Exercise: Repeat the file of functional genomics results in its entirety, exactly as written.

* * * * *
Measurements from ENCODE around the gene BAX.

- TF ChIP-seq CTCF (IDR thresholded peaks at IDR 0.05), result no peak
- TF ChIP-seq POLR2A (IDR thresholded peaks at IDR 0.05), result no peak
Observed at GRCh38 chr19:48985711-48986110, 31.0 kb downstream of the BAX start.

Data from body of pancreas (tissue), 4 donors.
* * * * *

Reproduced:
Measurements from ENCODE around the gene BAX.

- TF ChIP-seq CTCF (IDR thresholded peaks at IDR 0.05), result no peak
- TF ChIP-seq POLR2A (IDR thresholded peaks at IDR 0.05), result no peak
Observed at GRCh38 chr19:48985711-48986110, 31.0 kb downstream of the BAX start.

Data from body of pancreas (tissue), 4 donors.